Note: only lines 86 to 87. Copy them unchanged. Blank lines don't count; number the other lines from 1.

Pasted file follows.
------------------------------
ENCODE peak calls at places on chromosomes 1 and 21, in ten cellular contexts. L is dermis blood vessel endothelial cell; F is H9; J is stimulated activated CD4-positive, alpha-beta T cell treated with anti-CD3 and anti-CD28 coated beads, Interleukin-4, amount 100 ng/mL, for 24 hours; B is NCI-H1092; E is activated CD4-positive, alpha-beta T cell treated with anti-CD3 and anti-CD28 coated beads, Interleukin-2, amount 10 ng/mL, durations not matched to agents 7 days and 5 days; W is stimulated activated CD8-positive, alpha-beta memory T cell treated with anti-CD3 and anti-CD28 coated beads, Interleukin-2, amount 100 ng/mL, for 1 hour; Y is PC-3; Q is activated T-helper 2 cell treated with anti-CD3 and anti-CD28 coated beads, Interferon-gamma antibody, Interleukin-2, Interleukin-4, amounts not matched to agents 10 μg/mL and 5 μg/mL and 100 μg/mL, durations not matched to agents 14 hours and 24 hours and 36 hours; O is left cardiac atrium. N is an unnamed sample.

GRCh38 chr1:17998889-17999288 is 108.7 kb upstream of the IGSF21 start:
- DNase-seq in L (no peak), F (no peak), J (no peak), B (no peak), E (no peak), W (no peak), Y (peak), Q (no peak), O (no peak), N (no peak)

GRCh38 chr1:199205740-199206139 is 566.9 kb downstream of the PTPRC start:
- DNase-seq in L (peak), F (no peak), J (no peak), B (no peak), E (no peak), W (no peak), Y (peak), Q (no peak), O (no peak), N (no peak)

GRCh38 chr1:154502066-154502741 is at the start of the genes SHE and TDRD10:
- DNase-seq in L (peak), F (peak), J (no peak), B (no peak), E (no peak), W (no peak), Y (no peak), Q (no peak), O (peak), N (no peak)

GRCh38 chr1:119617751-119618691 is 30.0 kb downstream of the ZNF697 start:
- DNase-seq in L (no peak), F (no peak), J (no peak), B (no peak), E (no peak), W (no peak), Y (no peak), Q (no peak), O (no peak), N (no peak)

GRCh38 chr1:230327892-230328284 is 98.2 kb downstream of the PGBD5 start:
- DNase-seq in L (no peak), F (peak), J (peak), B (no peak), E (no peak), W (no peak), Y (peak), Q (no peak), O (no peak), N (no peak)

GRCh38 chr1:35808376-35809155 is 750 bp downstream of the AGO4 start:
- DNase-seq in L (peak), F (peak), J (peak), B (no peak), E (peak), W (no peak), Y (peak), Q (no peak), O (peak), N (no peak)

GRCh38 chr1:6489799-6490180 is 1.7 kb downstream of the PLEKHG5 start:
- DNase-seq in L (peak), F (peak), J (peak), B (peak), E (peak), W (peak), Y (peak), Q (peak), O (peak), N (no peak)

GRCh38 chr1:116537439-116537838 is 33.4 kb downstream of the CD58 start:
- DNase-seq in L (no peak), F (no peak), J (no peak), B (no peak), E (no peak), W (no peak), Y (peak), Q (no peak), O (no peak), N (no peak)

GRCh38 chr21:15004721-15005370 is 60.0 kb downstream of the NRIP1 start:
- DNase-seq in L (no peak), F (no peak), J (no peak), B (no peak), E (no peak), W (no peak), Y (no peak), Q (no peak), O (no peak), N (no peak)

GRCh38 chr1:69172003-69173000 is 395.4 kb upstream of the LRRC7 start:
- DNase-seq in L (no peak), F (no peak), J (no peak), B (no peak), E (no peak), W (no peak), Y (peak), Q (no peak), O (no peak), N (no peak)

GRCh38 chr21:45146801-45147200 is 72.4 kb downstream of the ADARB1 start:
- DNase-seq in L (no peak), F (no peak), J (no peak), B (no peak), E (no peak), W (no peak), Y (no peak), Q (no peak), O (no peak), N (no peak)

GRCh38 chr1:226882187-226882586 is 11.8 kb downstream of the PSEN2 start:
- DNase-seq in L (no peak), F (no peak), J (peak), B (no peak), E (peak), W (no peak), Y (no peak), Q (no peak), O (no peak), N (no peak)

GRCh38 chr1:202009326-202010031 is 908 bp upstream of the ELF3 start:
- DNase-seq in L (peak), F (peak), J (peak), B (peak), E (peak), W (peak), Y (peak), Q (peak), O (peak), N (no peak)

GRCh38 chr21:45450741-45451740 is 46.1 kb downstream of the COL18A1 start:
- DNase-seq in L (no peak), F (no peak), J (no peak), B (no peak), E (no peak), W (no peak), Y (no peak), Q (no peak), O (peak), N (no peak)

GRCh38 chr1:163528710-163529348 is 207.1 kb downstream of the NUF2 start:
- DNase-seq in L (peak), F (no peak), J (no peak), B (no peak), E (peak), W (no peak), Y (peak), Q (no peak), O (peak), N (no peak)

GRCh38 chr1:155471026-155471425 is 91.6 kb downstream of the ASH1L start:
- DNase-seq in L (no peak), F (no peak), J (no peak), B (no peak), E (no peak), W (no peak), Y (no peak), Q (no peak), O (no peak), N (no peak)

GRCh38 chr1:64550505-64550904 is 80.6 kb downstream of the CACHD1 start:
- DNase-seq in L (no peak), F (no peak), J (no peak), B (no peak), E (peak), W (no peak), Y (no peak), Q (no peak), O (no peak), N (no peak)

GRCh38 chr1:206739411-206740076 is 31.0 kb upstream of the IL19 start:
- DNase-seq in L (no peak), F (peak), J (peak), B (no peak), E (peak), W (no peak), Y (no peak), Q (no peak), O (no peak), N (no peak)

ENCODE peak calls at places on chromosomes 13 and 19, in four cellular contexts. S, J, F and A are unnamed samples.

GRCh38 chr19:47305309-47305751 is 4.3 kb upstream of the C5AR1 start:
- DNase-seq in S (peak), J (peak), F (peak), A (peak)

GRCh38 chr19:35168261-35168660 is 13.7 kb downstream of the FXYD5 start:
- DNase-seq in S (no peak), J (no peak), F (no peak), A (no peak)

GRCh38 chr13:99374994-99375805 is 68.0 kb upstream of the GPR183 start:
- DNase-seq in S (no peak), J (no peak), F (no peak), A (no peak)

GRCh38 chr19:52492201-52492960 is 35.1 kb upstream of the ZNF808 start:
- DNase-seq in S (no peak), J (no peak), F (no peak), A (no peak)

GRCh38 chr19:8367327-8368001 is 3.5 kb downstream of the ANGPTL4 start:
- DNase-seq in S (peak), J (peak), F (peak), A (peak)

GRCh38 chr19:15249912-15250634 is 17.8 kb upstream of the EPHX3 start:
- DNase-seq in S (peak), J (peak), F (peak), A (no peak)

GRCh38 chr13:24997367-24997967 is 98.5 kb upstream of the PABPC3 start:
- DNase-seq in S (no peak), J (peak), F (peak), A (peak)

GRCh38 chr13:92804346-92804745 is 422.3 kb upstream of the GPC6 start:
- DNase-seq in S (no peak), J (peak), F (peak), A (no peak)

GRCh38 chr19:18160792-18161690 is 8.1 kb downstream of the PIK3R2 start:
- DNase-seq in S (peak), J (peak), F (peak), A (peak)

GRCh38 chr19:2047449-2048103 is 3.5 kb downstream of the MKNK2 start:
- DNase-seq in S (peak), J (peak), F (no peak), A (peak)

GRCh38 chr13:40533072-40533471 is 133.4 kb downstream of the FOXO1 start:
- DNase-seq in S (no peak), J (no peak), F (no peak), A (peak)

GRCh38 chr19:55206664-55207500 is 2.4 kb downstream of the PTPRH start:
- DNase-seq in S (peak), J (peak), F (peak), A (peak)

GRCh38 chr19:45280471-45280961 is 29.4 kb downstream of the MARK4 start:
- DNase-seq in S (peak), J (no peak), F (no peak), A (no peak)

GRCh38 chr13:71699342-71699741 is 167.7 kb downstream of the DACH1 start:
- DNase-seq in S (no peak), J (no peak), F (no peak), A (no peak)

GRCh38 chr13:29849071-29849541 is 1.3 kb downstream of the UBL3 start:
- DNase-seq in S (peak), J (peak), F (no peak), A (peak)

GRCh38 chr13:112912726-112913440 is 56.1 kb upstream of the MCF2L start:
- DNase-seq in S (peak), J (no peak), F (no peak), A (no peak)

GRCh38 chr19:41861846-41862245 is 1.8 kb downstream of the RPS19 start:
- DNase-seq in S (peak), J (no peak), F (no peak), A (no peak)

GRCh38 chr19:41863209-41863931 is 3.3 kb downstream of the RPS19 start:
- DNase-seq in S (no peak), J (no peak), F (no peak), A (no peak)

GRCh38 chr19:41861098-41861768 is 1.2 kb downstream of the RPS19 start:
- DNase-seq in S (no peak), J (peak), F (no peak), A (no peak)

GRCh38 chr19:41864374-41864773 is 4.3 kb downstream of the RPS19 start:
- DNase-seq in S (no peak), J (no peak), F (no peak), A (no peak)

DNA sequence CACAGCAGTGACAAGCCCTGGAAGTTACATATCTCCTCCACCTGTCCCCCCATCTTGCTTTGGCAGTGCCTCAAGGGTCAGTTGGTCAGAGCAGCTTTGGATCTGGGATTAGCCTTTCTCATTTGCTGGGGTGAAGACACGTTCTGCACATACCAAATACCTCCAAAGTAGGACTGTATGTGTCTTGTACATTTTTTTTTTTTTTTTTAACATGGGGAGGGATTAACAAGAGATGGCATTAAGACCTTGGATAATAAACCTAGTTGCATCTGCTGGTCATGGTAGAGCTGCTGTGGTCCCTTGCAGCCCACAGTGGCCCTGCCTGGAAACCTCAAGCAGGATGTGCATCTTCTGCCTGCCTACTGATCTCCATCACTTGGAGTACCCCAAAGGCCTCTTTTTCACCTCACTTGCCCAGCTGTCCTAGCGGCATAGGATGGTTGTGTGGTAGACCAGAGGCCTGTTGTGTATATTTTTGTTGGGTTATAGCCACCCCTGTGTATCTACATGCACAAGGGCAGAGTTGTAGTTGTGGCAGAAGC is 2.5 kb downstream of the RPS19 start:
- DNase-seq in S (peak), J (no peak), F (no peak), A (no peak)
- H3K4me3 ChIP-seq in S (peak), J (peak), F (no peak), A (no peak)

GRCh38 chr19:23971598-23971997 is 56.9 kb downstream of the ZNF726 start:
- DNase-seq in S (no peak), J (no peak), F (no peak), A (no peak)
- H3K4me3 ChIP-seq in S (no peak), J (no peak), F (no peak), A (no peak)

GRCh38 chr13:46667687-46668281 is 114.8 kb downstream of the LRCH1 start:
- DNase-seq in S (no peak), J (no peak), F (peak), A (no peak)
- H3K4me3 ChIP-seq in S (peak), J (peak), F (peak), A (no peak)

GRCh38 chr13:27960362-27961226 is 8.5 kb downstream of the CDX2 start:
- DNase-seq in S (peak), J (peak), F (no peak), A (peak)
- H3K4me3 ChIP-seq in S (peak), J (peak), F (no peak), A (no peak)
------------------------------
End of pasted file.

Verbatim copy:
- DNase-seq in S (no peak), J (no peak), F (peak), A (no peak)
- H3K4me3 ChIP-seq in S (peak), J (peak), F (peak), A (no peak)